Often, divorce is a mutual decision or at least one you see coming. If you know or suspect that your spouse wants a divorce, you should prepare before you receive any divorce papers.
What if the divorce comes as a complete surprise? Some people are good at hiding their discontent and plans to exit the marriage, catching you off guard and leaving you clueless about what to do next. The good news is that it is not too late to protect yourself if you take the following steps right away.
Call an attorney
You must respond to the divorce papers, called the Petition and Summons, within 30 days. Otherwise, the court will view your lack of response as an uncontested divorce and likely grant the terms your spouse asked for. Call an attorney as soon as possible to discuss your options under California law, protect your rights and avoid making a legal mistake.
Stay in your home
No matter how much you may not want to, stay in your home for now. The court can misinterpret leaving as abandonment. If your spouse is abusive, have your attorney help you file the right paperwork to gain custody of your kids, leave or maintain your residence and keep your spouse away from you. If your safety is severely at risk, call law enforcement or a domestic violence hotline for immediate help.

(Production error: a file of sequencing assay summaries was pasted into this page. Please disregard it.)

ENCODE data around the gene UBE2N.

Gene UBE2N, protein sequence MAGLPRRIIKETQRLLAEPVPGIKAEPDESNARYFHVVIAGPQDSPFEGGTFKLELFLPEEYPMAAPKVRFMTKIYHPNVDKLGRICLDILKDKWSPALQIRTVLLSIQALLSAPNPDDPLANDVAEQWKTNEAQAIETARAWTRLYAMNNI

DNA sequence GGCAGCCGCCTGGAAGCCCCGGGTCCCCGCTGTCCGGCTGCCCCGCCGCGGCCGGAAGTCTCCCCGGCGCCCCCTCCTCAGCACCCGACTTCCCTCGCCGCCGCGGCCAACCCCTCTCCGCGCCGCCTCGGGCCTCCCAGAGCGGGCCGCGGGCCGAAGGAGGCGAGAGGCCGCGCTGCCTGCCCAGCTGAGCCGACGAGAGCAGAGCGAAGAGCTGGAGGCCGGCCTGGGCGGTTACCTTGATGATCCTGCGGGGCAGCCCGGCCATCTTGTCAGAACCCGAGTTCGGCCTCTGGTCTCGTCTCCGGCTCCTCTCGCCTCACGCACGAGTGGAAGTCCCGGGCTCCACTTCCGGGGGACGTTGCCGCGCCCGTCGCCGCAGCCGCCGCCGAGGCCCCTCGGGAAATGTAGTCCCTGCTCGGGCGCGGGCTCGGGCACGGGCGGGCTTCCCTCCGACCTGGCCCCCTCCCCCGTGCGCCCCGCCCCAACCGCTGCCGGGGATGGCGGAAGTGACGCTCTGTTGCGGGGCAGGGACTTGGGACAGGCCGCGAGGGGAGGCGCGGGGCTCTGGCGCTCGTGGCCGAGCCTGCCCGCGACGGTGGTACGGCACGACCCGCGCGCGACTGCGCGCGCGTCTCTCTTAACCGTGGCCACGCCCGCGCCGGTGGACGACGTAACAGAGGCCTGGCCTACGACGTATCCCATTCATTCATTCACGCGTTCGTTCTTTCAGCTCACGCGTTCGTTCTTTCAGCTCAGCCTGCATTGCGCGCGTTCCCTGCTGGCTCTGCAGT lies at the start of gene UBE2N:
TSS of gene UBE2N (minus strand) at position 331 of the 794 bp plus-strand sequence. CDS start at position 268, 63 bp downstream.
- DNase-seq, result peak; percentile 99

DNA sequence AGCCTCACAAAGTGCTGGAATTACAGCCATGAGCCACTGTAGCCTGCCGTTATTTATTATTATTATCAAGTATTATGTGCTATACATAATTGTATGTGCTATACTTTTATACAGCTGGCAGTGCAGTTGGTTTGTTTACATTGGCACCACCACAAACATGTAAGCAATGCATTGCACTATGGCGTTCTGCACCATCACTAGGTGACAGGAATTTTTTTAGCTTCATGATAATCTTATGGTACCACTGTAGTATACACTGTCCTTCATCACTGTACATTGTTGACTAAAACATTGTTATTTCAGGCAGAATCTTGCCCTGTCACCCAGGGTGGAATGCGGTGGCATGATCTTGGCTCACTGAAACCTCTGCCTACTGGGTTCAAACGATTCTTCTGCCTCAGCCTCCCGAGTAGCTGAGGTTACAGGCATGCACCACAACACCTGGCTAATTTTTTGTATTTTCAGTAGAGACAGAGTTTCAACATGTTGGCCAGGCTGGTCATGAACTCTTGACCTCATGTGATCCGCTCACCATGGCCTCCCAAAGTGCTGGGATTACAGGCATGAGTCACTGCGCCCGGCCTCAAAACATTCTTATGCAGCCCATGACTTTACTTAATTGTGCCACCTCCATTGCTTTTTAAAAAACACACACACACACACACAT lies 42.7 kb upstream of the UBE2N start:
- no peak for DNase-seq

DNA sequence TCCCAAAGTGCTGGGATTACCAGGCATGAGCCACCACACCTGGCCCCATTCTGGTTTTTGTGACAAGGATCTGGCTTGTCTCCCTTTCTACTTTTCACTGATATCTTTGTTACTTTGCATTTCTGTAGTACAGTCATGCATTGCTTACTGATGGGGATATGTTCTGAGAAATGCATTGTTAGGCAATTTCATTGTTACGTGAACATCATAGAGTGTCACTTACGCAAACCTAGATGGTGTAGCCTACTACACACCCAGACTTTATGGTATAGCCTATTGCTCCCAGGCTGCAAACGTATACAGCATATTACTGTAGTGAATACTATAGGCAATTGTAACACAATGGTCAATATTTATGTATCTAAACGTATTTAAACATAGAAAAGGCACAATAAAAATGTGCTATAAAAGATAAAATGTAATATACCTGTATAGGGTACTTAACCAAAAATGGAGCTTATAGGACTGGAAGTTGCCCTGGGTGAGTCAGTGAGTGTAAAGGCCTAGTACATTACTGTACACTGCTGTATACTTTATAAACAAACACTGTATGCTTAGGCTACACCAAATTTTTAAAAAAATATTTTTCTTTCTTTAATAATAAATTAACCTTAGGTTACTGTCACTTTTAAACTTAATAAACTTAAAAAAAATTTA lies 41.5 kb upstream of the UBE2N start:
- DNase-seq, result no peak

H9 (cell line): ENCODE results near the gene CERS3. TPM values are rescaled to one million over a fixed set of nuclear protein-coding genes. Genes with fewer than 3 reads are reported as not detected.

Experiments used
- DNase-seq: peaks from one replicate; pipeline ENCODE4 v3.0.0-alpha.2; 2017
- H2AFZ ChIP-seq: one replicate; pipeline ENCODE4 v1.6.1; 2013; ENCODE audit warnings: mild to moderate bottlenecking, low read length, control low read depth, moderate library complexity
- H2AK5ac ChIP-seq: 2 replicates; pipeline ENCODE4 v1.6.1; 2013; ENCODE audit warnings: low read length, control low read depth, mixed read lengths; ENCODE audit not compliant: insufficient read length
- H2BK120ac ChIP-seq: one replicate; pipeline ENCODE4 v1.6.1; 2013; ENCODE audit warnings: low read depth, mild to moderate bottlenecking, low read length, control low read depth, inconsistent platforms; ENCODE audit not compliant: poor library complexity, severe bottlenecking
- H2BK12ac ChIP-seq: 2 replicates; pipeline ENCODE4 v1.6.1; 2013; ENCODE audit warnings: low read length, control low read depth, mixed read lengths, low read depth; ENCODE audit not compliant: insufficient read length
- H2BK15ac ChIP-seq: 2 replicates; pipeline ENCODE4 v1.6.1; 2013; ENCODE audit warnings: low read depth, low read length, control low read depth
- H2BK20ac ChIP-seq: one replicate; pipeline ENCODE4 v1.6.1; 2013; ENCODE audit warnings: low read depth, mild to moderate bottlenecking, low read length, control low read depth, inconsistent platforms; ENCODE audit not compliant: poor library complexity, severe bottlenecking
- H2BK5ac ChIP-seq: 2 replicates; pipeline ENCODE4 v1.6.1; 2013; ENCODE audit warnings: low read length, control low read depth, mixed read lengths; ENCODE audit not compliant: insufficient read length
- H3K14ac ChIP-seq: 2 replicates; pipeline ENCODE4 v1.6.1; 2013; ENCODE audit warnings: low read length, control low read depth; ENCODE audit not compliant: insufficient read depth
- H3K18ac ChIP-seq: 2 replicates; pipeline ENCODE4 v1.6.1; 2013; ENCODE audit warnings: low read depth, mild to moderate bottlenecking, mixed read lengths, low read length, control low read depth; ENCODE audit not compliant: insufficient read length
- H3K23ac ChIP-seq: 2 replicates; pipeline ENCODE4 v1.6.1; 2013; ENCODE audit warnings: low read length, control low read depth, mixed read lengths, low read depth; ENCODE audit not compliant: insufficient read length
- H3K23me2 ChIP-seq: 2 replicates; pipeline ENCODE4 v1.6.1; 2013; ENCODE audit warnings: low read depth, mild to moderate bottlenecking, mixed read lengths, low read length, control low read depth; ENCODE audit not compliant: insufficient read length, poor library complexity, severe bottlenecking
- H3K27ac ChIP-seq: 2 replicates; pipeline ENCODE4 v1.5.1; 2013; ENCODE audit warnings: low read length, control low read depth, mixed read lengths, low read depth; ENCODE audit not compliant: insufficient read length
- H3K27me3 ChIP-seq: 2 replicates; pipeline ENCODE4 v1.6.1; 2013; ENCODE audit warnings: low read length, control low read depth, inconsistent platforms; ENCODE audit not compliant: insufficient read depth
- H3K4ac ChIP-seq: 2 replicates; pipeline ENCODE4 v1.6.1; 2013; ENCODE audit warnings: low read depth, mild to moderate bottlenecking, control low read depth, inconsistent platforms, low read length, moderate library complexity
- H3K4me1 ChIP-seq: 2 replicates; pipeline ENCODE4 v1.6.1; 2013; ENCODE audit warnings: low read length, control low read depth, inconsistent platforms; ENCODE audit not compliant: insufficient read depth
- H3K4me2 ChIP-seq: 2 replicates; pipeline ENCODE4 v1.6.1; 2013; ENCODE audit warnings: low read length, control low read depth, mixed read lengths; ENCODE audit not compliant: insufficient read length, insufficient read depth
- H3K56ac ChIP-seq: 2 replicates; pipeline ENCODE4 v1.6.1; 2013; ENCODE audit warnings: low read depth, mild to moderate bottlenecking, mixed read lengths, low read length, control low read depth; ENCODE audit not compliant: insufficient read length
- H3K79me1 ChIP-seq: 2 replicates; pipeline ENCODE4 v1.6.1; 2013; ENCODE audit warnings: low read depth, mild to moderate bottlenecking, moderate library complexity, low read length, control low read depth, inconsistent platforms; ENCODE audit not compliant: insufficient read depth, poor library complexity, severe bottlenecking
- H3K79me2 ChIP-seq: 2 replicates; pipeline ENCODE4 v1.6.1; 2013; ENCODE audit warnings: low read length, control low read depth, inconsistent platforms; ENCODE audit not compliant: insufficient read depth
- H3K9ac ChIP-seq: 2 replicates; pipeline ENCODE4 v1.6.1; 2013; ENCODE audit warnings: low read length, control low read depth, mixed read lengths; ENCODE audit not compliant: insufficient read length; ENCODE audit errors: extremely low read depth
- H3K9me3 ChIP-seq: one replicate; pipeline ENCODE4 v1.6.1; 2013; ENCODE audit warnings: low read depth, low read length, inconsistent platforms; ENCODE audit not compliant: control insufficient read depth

Gather or make copies of as much financial documentation as possible, such as bank records, vehicle titles, deeds, investments and estate plans. Make an inventory of all your property and belongings. Keep a record of your interactions with your kids, your communication with your spouse and the interactions between your spouse and the children.
Talk to your children
If the divorce is a surprise to you, it likely is for your children, too. Prepare them for the imminent changes. If you can, have your spouse present when you tell them. Reassure your children of your love for them and their blamelessness in the decision. Be open to questions and consider family counseling to help with the adjustment.